Being Bland in Africa (one branch . . )

Our distant cousin Hugh Bland has been doing some wonderful work sniffing out the Bland family history.

Today he found the grave of Josiah Benjamin Adam Bland – he was born in 1799 in the UK (well, England, I guess!) and arrived at the Cape in 1825. He settled in Mossel Bay, where he became mayor and the main street is still called Bland Street. He died in 1861. The grave is hidden in thick bush on a farm in the Wydersrivier district near Riversdal. 

The farmer very kindly took Hugh to the gravesite. Hugh says you can still read the inscription on the gravestone – it’s indistinct, but there’s no doubt that it’s JBA’s grave. He says it was “quite a moment” for him – JBA was buried there 156 yrs ago and Hugh wondered when a Bland last stood at that grave.

Hugh put two proteas on the grave; then laid his shadow next to his (and our) great-great-great grandfather and took this pic:

JBA Bland's grave

Harrismith Branch of the Blands –

After Josiah Benjamin Adam Bland came John Francis Adam Bland, born in 1836. He trekked inland to Harrismith in the Orange River Colony with a small baby – John Francis Adam the second – JFA II.

This started “our branch” of the Blands, The Vrystaat Blands.

John Francis Adam Bland II married Mary Caskie, who became the beloved Granny Bland of Harrismith. They had five sons of whom our grandfather Frank was the oldest, called JFA the third;

Hugh found out that JFA the first died on 10 September 1891 aged 55, and is buried in the lost metropolis of Senekal, Vrystaat. In Harrismith Granny Bland buried her husband JFA II and four of her five boys, including JFA III – what a tragic life. She did live long enough to know us, her great grandkids before she died ca 1960. We knew Bunty, the only child who outlived her, very well. He died in 1974 and joined his father JFA II, his mother, and his four brothers in the family grave in Harrismith.

JFA III married Annie Watson Bain – our granny Annie Bland. They farmed racehorses and clean fingernails on the farm Nuwejaarspruit outside Harrismith on the road to Witsieshoek, towards the Drakensberg. He died ca 1943 while my Mom Mary and her sister Pat were still at school. Pat died in 1974. Mom Mary then looked after Annie until she died aged ninety in 1983. Mom Mary is still alive and well. She turned ninety in September 2018.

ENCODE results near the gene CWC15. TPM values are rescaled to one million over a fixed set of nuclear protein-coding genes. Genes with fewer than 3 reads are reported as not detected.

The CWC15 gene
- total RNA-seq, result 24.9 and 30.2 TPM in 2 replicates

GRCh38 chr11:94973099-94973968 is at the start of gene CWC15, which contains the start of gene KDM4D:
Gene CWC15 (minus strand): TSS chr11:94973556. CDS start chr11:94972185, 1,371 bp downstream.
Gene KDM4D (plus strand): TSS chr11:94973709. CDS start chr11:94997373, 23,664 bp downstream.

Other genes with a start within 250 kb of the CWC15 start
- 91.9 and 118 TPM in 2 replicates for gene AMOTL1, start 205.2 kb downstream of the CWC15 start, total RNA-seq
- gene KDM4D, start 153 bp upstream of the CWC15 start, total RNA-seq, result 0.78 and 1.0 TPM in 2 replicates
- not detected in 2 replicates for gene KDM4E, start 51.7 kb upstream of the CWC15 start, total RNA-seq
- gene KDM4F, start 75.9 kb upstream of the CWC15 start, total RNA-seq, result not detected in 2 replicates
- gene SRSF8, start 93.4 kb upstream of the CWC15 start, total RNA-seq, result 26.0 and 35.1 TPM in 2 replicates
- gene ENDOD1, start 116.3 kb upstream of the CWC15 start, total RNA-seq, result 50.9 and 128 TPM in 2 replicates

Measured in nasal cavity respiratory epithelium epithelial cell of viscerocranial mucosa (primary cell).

( I’m hoping sister Sheila will fact-check me here! Also that cousin Hugh will tell us what happened to the misguided Bland branch that didn’t go to the Vrystaat, but got lost and ended up in Zimbabwe).

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Must add:

Pat Bland – married Bill Cowie; daughters Frankie & Gemma; Bill worked in Blyvooruitsig on the gold mine; Wild Coast fishing trips

Mary Bland – married Pieter Swanepoel in 1951

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Bland sounds so bland, but the surname is thought to derive from Old English (ge)bland meaning ‘storm’, or ‘commotion’.

 

A Slice of Vrystaat

I was born in Harrismith in 1955 as was Mom Mary in 1928 and Gran Annie in 1893. Annie thought “the queen” was also the queen of South Africa. Elizabeth, not Pieter-Dirk.

To balance that, there’s this side of the family.

I attended the plaaslike schools in Harrismith till 1972. A year in the USA in 1973 as a  Rotary exchange student in Apache Oklahoma. Studied optometry in Joburg 1974 – 1977. Worked in Hillbrow and Welkom in 1978. Army (Potch and Roberts Heights, now Thaba Tshwane) in 1979 and in Durban (Hotel Command and Addington Hospital) in 1980. Stayed in Durban and got married in 1988. About then this blog’s era ends. Post-marriage tales and child-rearing catastrophes are told in Bewilderbeast Droppings.

‘Strue!! These random – un-chronological – personal memories are true of course. But if you know anything about human memory you’ll know: With one man’s memory comes: Pinch of Salt. Add your memories in the comments if you were there!